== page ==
Congress Set to Reconcile CPSC Reform Bills

As noted in earlier postings of MassTortDefense, both the House and Senate have passed legislation affecting the Consumer Product Safety Commission. The different versions have to be reconciled.

The House has just named conferees to work on the legislation, including Rep. John Dingell (D-Mich.), chairman of the Commerce and Energy Commission, Rep. Robert Rush (D-Ill.), chairman of the House Subcommittee on Commerce, Trade and Consumer Protection, Reps. Diana DeGette (D-Colo.), Janice Schakowsky (D-Ill.), Henry Waxman (D-Calif.), Joseph Barton (R-Texas), Cliff Stearns (R-Fla.), and Edward Whitfield (R-Ky.).

The Senate conferees were announced two weeks ago, and they include Senate Commerce Committee Chairman Daniel Inouye (D-Hawaii), and Sens. Mark Pryor (D-Ark.), Barbara Boxer (D-Calif.), Amy Klobuchar (D-Minn.), Ted Stevens R-Alaska), Kay Bailey Hutchison (R-Texas), and John Sununu (R-N.H.).


Consumer advocates are lobbying Congress to produce a compromise Consumer Product Safety Reform bill that combines the “strongest protections” of the House and Senate bills, particularly on toy and other children's product safety.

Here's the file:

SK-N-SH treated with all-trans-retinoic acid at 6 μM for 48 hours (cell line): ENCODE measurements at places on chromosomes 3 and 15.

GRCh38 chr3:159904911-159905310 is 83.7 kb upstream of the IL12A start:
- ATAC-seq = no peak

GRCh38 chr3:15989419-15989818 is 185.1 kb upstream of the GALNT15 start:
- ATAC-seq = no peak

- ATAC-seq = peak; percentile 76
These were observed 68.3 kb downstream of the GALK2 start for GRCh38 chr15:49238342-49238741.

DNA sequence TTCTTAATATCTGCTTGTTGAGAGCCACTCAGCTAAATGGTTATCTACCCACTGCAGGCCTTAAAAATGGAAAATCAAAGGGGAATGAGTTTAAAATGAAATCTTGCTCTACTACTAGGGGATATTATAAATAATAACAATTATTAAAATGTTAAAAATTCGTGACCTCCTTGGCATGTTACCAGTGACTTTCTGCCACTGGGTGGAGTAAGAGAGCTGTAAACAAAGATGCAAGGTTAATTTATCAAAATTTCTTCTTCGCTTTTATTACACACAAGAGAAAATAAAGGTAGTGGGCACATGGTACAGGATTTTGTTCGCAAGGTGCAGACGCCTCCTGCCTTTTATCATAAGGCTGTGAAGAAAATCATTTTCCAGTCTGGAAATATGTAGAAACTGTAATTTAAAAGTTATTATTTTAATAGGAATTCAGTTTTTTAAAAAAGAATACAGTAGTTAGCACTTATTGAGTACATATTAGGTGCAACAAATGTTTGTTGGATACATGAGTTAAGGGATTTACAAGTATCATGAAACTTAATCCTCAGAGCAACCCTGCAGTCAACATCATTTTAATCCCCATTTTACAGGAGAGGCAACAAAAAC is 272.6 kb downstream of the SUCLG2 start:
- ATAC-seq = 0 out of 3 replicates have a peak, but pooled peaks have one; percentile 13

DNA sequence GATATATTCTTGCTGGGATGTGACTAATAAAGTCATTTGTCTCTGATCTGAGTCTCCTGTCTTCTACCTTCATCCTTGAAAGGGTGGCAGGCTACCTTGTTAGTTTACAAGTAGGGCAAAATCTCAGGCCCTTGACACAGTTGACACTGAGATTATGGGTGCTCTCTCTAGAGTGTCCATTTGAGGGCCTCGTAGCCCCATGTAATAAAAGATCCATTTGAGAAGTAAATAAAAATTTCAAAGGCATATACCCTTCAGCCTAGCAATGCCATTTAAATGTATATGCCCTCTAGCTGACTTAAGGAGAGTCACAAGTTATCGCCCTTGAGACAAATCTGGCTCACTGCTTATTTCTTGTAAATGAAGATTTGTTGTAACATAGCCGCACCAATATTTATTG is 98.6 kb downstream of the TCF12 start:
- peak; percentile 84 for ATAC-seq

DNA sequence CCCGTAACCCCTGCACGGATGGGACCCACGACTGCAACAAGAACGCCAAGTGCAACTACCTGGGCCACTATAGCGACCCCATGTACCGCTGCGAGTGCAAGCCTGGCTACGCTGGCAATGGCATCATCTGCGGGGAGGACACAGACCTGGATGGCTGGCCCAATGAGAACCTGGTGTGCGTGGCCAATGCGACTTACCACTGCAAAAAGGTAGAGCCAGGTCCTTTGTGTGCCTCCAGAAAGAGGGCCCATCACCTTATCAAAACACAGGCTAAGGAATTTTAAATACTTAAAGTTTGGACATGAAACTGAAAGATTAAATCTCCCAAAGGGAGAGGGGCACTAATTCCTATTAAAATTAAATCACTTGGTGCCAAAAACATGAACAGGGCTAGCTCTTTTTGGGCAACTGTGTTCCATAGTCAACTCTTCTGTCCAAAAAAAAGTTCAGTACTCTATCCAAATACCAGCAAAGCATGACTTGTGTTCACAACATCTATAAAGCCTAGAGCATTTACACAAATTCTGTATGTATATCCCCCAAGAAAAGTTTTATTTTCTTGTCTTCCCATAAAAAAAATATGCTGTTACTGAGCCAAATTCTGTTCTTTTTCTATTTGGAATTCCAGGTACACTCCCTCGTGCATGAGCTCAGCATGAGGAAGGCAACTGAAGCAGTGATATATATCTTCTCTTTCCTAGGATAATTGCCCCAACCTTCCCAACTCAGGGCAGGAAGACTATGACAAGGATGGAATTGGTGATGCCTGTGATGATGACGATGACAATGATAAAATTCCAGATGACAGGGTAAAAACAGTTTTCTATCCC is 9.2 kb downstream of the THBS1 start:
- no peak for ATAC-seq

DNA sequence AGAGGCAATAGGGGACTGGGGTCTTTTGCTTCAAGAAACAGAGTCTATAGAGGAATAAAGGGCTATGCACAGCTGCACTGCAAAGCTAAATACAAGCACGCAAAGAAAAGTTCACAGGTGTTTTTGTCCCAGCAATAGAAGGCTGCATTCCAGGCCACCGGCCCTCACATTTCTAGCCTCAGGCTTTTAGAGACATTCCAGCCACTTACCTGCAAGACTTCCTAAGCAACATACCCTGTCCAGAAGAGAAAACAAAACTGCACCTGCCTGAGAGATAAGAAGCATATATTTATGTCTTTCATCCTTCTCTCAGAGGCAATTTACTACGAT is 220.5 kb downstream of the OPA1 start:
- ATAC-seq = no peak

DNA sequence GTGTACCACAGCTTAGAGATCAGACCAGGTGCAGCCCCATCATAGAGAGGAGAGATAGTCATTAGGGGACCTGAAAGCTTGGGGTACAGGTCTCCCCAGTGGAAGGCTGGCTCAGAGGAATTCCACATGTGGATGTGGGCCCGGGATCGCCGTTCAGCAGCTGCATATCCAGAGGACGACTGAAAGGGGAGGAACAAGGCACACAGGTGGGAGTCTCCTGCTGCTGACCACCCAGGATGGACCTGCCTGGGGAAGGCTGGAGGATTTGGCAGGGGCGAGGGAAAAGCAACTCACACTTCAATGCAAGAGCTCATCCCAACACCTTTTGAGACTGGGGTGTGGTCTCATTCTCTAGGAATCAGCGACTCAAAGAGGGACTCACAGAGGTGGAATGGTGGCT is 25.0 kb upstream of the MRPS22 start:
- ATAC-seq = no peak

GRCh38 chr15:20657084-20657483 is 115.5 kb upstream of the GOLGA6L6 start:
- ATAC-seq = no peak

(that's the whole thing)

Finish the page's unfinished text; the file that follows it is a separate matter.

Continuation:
Both House and Senate bills would strengthen CPSC authority and funding, establish new standards on lead content in children's toys, and require third-party certification of testing of certain children's products.

Likely to be more controversial are some of the differences, including the proposal for a publicly accessible database of product safety information. This seems to be of little use to the average consumer, but subject to potential mischief in the hands of plaintiff lawyers. Think about how they attempt to misuse adverse event data in drug litigation.

Another issue is proposed enforcement of the CPSAct by state attorney generals. This proposal risks the creation of uncertainty and inconsistency, with the potential for a patch-work of differing practical rules, rather than a uniform federal standard.

The proposed new “whistle-blower” protections seem both unnecessary and likely to encourage additional litigation.

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